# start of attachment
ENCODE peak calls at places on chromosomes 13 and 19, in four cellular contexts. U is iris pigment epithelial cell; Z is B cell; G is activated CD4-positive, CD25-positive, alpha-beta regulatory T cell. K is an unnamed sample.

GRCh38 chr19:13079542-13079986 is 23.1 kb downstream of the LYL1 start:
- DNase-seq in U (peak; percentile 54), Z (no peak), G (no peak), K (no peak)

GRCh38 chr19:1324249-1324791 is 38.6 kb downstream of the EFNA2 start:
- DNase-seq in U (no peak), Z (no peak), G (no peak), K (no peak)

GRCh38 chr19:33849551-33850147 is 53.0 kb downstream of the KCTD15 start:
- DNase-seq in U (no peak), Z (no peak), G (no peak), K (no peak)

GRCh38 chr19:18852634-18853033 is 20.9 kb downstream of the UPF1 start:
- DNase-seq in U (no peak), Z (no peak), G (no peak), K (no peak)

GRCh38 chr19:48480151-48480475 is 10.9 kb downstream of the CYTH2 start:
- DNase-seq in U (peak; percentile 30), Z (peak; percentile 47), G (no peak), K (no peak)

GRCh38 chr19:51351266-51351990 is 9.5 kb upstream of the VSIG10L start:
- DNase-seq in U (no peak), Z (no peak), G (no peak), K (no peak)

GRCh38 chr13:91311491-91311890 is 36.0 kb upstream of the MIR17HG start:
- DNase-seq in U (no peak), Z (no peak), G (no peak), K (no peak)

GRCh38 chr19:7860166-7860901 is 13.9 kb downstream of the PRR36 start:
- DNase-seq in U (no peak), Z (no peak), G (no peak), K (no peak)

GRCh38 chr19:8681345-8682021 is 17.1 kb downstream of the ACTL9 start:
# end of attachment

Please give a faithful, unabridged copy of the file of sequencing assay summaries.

ENCODE peak calls at places on chromosomes 13 and 19, in four cellular contexts. U is iris pigment epithelial cell; Z is B cell; G is activated CD4-positive, CD25-positive, alpha-beta regulatory T cell. K is an unnamed sample.

GRCh38 chr19:13079542-13079986 is 23.1 kb downstream of the LYL1 start:
- DNase-seq in U (peak; percentile 54), Z (no peak), G (no peak), K (no peak)

GRCh38 chr19:1324249-1324791 is 38.6 kb downstream of the EFNA2 start:
- DNase-seq in U (no peak), Z (no peak), G (no peak), K (no peak)

GRCh38 chr19:33849551-33850147 is 53.0 kb downstream of the KCTD15 start:
- DNase-seq in U (no peak), Z (no peak), G (no peak), K (no peak)

GRCh38 chr19:18852634-18853033 is 20.9 kb downstream of the UPF1 start:
- DNase-seq in U (no peak), Z (no peak), G (no peak), K (no peak)

GRCh38 chr19:48480151-48480475 is 10.9 kb downstream of the CYTH2 start:
- DNase-seq in U (peak; percentile 30), Z (peak; percentile 47), G (no peak), K (no peak)

GRCh38 chr19:51351266-51351990 is 9.5 kb upstream of the VSIG10L start:
- DNase-seq in U (no peak), Z (no peak), G (no peak), K (no peak)

GRCh38 chr13:91311491-91311890 is 36.0 kb upstream of the MIR17HG start:
- DNase-seq in U (no peak), Z (no peak), G (no peak), K (no peak)

GRCh38 chr19:7860166-7860901 is 13.9 kb downstream of the PRR36 start:
- DNase-seq in U (no peak), Z (no peak), G (no peak), K (no peak)

GRCh38 chr19:8681345-8682021 is 17.1 kb downstream of the ACTL9 start: